It has been well established that exposure to air pollution can contribute to a range of health concerns such as respiratory inflammation, cardiovascular disease and cognitive impairment, especially in younger demographics. Research from the University of Utah has linked short-term air pollution exposure—as little as two to three days—to an increased risk of suicide, especially in male and middle-aged populations.
The study, published in the Feb. 12 edition of The American Journal of Epidemiology, found that Salt Lake City residents who committed suicide between 2000–2010 had experienced short-term exposure to nitrogen dioxide and fine particulate matter. Utah is considered part of America’s western “suicide belt,” as suicide rates are significantly higher in states such as Arizona and Nevada, compared to the rest of the nation.
Nitrogen dioxide is a toxic byproduct of fossil fuels. Its presence in urban environments is primarily linked to automobile traffic and can trigger the formation of harmful secondary pollutants in the air, like ozone and particulate matter.
“Most of the population of Utah lives in mountain valleys,” said Amanda Bakian, co-author of the study and assistant research professor of psychiatry at the University of Utah. “We experience wintertime inversion, where air pollution gets trapped in our valley floors, and that’s why we were particularly interested [in Utah].”
After reviewing the records of more than 1,500 local residents who committed suicide, researchers concluded that the suicide rate is 20 percent higher when an individual is exposed to increased levels of nitrogen dioxide in the days before their deaths. People aged 36–64 were 20 percent more likely to commit suicide after being exposed to nitrogen dioxide; the study also reveals that men are 25 percent more vulnerable than women.
“Our findings suggest that air pollution might contribute to suicide, but more research needs to be done to understand any causal links between air pollution and suicide,” Bakian said. “More studies in different populations in different parts of the world would need to be done. Our next step is to actually understand what might be the underlying characteristics that make some people more vulnerable to air pollution exposure than others.”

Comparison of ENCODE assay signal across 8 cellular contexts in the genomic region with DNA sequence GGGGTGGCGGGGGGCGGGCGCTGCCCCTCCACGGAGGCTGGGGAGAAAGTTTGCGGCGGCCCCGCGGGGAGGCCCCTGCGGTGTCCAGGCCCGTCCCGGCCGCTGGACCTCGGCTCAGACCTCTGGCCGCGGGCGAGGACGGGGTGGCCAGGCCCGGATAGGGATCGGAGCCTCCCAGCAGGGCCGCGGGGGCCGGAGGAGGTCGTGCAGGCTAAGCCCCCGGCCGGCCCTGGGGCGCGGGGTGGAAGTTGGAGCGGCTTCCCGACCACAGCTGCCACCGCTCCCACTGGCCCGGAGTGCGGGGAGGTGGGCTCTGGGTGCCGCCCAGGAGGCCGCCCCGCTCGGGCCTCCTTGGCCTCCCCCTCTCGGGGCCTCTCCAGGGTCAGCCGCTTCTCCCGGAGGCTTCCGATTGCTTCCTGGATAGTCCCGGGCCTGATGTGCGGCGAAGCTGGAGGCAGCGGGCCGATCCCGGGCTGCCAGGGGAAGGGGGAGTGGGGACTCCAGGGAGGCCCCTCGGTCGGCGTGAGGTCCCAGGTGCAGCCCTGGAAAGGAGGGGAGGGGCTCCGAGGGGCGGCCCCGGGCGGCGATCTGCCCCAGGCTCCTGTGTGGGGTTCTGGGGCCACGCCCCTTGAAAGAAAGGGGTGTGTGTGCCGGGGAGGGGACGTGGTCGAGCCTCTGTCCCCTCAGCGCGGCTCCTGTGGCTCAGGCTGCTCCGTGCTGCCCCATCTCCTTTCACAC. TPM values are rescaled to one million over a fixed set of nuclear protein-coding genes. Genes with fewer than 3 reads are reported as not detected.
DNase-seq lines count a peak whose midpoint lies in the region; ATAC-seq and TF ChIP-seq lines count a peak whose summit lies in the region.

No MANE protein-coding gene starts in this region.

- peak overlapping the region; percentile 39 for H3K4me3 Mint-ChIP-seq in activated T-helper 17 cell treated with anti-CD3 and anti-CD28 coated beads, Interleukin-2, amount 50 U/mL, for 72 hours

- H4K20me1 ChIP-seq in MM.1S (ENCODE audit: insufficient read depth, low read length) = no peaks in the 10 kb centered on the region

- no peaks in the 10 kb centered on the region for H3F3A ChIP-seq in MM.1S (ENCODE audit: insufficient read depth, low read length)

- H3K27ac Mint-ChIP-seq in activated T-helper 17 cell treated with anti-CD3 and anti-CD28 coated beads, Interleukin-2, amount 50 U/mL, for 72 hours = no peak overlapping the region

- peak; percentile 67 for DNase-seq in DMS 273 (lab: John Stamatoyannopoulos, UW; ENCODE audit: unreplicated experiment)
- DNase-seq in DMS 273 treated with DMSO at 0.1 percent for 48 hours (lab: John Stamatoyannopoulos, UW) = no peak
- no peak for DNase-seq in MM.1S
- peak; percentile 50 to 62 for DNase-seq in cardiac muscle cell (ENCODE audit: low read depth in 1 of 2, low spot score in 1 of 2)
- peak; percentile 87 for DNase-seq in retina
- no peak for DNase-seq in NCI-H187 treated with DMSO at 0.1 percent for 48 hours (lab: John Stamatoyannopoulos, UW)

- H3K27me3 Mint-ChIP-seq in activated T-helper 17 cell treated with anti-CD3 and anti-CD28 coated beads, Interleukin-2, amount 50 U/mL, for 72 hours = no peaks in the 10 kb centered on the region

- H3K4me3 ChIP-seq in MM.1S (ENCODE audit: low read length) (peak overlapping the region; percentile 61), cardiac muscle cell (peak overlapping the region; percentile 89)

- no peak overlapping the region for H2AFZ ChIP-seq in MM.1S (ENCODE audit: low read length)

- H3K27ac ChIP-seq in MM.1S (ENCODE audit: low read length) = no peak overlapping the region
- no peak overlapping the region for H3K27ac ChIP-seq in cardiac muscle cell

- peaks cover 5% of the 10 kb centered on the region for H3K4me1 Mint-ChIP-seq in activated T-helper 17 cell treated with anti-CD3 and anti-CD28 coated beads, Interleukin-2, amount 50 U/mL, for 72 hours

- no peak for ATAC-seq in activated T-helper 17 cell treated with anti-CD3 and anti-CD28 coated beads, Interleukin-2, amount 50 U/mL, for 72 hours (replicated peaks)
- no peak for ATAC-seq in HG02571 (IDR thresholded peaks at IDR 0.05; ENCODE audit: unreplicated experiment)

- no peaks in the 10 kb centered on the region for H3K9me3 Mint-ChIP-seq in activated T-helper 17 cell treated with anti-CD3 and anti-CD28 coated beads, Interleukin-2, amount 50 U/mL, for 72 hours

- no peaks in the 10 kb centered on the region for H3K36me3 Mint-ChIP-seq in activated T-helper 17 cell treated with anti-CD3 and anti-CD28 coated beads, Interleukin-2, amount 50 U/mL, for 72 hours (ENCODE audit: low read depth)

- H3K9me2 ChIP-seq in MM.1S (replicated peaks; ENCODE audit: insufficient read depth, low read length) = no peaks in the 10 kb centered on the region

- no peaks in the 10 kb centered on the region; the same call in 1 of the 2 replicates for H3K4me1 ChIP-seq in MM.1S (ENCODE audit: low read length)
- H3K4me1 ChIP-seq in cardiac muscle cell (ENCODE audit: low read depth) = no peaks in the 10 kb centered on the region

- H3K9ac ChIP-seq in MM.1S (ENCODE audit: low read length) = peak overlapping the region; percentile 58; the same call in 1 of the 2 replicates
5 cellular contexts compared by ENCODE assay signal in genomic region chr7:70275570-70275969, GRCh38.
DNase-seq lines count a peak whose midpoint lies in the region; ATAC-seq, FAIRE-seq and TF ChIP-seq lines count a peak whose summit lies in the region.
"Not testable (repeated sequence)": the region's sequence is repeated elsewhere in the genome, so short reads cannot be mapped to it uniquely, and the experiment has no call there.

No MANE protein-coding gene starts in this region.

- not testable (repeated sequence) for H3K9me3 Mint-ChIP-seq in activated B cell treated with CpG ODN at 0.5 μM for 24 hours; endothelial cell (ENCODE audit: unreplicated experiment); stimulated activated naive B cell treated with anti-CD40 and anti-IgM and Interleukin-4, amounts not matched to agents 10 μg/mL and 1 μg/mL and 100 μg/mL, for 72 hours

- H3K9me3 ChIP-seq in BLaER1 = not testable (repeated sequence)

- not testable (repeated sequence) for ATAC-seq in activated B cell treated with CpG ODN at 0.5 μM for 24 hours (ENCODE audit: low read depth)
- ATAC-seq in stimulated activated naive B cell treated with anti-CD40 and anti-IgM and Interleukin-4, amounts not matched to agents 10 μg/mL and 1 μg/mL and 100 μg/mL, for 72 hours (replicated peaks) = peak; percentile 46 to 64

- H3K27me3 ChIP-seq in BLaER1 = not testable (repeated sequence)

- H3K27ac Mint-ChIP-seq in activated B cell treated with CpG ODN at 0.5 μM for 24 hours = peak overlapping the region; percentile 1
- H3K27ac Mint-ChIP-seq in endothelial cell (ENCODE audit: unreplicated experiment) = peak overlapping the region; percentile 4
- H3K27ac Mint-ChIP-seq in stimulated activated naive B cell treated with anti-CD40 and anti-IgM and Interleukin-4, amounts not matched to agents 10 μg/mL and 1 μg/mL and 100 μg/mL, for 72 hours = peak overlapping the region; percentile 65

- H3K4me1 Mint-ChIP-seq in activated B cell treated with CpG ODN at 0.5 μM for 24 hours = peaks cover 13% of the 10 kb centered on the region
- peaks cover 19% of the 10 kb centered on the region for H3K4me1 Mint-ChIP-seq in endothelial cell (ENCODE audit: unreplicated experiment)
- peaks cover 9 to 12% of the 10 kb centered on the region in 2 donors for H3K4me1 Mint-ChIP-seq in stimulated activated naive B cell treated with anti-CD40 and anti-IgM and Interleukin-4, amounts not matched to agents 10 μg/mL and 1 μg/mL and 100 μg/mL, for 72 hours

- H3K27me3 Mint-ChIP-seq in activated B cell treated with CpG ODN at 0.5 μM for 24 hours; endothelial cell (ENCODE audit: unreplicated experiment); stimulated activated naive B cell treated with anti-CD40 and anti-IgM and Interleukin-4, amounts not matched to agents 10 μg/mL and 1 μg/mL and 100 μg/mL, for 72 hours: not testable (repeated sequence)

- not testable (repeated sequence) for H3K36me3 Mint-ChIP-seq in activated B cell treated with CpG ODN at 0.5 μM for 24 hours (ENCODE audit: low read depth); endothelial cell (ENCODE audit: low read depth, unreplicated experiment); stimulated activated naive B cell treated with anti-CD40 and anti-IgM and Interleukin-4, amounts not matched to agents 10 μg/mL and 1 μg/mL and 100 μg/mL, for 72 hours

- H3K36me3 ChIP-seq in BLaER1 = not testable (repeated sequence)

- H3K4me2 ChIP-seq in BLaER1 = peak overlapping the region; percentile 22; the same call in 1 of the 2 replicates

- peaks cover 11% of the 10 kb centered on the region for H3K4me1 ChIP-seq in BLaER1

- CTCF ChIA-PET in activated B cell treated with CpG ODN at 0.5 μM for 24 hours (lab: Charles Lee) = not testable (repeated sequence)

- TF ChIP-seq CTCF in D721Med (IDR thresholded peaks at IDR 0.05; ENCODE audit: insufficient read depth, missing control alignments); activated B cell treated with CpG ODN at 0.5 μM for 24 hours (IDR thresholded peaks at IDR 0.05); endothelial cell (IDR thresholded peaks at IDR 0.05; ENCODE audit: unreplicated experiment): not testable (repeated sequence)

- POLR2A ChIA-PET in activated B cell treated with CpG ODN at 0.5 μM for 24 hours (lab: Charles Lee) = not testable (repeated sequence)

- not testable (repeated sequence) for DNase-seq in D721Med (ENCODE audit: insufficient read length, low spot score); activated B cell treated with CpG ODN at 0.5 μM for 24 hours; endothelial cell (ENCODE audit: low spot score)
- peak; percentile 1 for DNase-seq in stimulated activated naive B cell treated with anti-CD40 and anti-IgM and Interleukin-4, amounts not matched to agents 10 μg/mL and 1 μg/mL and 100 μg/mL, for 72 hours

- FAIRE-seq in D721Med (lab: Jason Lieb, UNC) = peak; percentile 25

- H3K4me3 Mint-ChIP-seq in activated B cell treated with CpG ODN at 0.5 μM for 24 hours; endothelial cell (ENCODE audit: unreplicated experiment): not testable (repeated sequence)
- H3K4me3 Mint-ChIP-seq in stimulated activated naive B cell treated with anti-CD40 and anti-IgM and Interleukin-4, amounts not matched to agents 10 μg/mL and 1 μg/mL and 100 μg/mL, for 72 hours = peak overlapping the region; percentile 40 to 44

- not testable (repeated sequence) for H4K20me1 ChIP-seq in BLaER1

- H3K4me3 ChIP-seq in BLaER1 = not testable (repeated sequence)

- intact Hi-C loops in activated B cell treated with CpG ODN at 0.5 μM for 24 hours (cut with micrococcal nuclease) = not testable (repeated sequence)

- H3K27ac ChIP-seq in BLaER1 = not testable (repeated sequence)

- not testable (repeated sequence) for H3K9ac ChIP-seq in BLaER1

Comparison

Bakian’s prior research, published in April 2014, revealed a correlation between poor air quality and an increased suicide risk, whereas this study delved deeper into which populations are more vulnerable. Researchers have hypothesized possible causes underlying the relationship between air pollution and suicide, including the physiological effects.
“Air pollution induces a hypoxic state,” Bakian said. “A hypoxic state has an effect on one’s brain chemistry and therefore can increase one’s risk of suicide.”
The link between air pollution and suicide risk is likely a correlation more than it is a cause, according to Beate Ritz, a professor of epidemiology at the University of California, Los Angeles.
“[The environment] does play a big role because humans have been—as all mammals are—in tune with the environment and react to the environment,” Ritz said. “However, we are made to sustain a lot of impact without committing suicide, so it’s really baffling that they find this correlation. For me, this is just correlation. We don’t know if this is more.”
More than 90 percent of those who commit suicide have a diagnosable mental illness, according to the American Foundation for Suicide Prevention. While suffering from a mental disorder can contribute to suicide risk, other risk factors also make an individual more vulnerable to committing suicide.
“There are multiple chains involved with depression,” said Mark Reinecke, a professor of psychiatry and behavioral sciences at Northwestern University. “Genetics and biology definitely play a role, along with loss and environmental stress and certainly cognitive factors or the way that [individuals] look at the world.”